“What kind of guts he had,” Sally Kadleck told the Deseret News Thursday in a story reporting the arrest of 59-year-old Patrick McCabe for her daughter’s murder. “I mean, really he knew what he had done and yet he went ahead and let me in.”

McCabe was a building manager and Sharon was one of his tenants.

Police said her body was found the day after McCabe killed her.

The Gephardt Daily reported that McCabe told cops he used his key to get into Sharon’s apartment as she slept. He then said he raped the girl at knifepoint, took her to the bathtub, strangled her and held her head underwater.

McCabe was being held in jail in Florida awaiting extradition to Utah, the paper reported. He was arrested in Bell, Florida, where he was living. He was charged Friday with first degree murder and could face the death penalty if convicted.

Fox 13 Utah reported that McCabe’s DNA was found on a halter top used to gag Sharon.

Florida officials entered his DNA into an FBI database after his conviction for sexual offense against a minor in 1999, the station reported.

The DNA yielded a match on Dec. 6, 2016, the station reported.

Kadleck went to check on her daughter when she failed to show up for work.

Salt Lake City police told Fox 13 that as she searched the apartment McCabe stayed in the living room.

Kadleck told the Deseret News she is grateful McCabe has been arrested.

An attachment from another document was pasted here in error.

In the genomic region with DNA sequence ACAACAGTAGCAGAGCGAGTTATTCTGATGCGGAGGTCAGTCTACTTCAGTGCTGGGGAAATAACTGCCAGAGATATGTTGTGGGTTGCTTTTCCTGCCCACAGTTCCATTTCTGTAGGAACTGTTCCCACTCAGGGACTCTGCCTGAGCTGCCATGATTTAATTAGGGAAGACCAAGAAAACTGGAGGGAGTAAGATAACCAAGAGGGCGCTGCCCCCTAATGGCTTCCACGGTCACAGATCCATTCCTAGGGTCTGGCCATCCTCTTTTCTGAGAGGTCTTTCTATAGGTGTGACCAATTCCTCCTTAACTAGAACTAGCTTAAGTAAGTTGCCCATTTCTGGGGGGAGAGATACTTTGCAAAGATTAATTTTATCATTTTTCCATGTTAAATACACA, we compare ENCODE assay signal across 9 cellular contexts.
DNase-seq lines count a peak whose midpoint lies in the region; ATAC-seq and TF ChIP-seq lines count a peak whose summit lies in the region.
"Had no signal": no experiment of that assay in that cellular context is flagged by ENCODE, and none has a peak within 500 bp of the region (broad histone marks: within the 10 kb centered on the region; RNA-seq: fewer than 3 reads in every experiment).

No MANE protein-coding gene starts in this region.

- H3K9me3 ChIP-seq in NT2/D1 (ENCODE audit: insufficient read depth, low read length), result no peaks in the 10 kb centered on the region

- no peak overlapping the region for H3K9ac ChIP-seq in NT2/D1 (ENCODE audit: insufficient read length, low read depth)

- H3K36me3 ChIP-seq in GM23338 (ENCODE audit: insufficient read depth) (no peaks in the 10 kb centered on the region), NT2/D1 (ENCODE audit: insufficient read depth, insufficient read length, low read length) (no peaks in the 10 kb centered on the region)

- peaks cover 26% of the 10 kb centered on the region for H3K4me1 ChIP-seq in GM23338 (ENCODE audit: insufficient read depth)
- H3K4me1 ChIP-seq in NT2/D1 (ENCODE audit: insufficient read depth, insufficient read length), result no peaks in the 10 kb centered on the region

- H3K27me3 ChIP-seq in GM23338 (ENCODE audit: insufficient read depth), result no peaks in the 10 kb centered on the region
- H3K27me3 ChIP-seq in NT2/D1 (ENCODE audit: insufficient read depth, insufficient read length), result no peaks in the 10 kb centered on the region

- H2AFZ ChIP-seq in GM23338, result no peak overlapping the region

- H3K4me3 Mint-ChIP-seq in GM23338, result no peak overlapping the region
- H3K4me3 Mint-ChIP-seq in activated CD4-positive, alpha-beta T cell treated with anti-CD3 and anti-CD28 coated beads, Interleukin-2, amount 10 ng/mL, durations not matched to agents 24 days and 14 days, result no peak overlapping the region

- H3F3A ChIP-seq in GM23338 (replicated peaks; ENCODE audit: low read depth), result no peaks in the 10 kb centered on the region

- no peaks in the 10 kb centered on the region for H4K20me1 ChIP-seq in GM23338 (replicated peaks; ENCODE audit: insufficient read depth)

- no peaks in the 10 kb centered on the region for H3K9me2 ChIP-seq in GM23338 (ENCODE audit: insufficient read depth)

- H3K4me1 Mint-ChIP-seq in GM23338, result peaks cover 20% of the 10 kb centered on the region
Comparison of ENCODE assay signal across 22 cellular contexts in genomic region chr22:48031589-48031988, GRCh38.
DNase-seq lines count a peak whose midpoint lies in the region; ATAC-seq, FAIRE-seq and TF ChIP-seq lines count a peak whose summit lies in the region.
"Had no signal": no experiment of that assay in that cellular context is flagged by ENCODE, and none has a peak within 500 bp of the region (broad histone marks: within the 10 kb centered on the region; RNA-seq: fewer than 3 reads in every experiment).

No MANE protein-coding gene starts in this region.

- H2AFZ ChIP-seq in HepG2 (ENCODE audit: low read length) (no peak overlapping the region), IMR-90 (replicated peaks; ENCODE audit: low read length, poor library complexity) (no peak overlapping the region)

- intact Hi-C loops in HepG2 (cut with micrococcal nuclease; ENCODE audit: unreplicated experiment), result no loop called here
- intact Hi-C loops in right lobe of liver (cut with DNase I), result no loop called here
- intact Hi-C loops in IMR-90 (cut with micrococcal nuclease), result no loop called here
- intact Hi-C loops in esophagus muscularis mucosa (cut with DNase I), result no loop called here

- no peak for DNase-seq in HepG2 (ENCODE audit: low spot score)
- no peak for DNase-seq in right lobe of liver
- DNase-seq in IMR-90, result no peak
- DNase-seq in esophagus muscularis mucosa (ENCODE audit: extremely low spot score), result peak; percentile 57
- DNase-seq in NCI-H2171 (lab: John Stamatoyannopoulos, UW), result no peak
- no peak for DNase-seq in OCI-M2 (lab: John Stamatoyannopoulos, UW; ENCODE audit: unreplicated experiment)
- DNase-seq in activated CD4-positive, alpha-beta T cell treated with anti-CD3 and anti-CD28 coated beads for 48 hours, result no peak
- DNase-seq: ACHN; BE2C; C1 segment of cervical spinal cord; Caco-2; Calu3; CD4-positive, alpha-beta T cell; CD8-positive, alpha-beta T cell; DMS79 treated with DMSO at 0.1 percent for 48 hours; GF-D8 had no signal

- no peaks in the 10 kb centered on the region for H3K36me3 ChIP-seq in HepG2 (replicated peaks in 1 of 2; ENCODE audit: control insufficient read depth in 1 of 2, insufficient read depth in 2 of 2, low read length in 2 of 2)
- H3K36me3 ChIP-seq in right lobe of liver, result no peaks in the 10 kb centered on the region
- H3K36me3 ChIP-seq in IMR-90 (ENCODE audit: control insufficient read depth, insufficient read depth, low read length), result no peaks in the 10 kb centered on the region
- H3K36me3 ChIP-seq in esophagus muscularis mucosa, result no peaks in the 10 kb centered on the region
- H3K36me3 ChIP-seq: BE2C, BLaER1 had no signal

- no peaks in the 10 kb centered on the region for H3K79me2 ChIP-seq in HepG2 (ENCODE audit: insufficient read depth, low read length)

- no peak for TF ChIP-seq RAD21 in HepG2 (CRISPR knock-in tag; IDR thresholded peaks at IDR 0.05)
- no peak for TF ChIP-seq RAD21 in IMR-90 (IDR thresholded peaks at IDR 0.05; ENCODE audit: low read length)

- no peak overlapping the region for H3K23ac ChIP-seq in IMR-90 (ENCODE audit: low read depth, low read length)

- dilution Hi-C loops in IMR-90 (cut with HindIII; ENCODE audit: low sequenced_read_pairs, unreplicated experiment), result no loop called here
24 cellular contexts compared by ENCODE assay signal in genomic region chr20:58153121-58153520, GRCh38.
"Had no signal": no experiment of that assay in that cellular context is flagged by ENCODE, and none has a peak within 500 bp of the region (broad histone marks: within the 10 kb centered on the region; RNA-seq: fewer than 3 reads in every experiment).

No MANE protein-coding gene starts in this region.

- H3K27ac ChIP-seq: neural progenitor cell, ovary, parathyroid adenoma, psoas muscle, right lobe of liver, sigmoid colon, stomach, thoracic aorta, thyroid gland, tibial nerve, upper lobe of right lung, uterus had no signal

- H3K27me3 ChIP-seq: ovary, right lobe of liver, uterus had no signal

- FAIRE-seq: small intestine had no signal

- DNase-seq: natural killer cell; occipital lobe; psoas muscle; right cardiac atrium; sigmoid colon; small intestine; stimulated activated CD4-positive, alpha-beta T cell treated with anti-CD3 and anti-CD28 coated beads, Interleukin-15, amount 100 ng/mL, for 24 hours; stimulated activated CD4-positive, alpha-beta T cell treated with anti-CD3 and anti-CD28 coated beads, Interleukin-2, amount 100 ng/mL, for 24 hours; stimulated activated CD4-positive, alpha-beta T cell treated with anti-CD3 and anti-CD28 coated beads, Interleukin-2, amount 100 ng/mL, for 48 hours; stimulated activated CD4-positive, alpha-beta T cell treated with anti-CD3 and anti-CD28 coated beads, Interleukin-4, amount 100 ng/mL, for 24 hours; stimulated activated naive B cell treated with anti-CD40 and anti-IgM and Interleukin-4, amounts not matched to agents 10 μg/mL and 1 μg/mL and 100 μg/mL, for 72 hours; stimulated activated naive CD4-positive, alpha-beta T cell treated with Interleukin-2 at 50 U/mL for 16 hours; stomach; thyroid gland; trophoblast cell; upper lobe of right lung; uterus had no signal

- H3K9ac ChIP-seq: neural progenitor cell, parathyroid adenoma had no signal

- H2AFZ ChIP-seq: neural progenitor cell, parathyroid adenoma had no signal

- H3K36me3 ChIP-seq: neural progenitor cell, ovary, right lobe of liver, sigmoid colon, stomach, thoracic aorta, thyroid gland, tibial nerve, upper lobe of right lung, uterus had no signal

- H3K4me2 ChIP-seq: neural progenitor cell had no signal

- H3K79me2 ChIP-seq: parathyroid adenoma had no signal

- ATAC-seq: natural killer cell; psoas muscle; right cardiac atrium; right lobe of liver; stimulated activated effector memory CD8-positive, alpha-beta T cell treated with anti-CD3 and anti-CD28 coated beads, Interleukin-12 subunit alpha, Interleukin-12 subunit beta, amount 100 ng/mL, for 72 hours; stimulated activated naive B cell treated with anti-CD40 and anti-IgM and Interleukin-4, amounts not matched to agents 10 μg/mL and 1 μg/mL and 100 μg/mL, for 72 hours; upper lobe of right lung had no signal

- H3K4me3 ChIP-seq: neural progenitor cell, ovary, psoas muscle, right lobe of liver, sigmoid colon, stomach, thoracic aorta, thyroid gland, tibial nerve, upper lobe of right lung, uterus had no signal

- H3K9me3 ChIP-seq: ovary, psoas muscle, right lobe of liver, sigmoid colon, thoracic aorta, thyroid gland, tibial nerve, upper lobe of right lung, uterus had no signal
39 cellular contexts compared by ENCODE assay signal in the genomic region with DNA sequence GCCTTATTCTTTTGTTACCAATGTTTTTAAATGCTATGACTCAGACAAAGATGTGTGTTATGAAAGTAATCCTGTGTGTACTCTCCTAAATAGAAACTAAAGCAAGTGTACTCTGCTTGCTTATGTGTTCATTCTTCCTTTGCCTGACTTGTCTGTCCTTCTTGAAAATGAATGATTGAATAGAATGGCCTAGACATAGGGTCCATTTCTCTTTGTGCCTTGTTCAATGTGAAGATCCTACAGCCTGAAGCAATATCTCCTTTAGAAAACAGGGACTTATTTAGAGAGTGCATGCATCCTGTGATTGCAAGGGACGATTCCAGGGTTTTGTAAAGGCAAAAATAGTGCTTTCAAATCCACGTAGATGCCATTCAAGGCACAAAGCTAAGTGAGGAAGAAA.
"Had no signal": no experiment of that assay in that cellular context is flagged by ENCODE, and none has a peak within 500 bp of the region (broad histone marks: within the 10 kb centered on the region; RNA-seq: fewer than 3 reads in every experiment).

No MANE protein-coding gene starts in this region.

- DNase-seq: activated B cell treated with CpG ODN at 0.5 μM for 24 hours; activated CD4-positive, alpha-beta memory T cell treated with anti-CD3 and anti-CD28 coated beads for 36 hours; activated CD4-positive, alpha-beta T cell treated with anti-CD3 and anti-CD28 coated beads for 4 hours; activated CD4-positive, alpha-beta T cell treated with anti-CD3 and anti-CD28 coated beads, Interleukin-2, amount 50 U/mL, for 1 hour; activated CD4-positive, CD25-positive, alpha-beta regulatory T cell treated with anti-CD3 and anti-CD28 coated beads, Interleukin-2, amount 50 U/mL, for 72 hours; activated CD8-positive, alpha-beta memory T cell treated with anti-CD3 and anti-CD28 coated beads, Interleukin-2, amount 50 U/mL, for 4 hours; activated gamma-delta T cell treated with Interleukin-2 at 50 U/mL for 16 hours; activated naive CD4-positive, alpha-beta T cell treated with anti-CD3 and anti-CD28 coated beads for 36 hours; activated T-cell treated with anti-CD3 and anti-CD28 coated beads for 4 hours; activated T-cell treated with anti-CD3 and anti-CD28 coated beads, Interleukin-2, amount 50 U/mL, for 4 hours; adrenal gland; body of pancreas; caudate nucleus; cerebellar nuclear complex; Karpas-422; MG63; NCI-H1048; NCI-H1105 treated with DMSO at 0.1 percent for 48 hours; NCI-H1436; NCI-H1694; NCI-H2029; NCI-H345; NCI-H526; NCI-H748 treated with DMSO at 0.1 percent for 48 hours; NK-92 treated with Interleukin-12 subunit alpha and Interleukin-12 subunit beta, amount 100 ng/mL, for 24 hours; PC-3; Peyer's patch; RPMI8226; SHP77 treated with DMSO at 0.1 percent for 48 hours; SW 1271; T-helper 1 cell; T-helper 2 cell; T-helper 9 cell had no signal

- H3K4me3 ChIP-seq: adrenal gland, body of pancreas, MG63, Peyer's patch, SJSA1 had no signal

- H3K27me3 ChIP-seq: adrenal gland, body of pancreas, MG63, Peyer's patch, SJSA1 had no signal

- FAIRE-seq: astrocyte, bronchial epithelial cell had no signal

“I thought, ‘How am I ever going to live my life not knowing how or why, or who or anything?’” she said. “I’m glad it’s happening.”



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Why the Democrats Sit on Their Hands


President Donald Trump has spoken to Congress and the nation.  He did what Democrats and some Republicans said he could not.  He provided Americans with a positive vision and offered realistic solutions, with an overriding theme to bring people together to make America great again.

It was a bravura performance.  He admitted that he hadn’t been communicating well. So he stepped up and made the speech of a lifetime.

Even many of his severest critics admitted that they saw someone different take charge in the midst of a world full of problems.

But President Trump’s triumph was far more than P.R.  If only that, he would have just done an Obama.  Toss out some sound bites.  Preen for the cameras.  Rely on the loyal commentariat to sing your praises.

President Trump can never rely on the latter, however.  The media did everything it could to prevent him from being elected.  And they went all out to destroy his presidency before he even got started.

What made President Trump’s address so powerful was that it was substantive.  The first Republican president in eight years, who enjoys a GOP-controlled Congress, which George W. Bush lost, provided an optimistic blueprint for governing.

The president began by urging his listeners to uphold the values that make America special.  The “torch of truth, liberty, and justice” has been passed.  The desecration of Jewish cemeteries and other disgraceful discriminatory acts remind us of the need to stand “united in condemning hate and evil in all its forms.”

What isn’t to applaud in those sentiments?

Next, he made the case for “Renewal of the American Spirit.”  His vision places America first.  But not in a negative, selfish way.  “America is once against ready to lead,” he said.

However, we must first take care of members of our national family.  That doesn’t mean we don’t care about anyone else.  But our greatest responsibility is to those in our own community.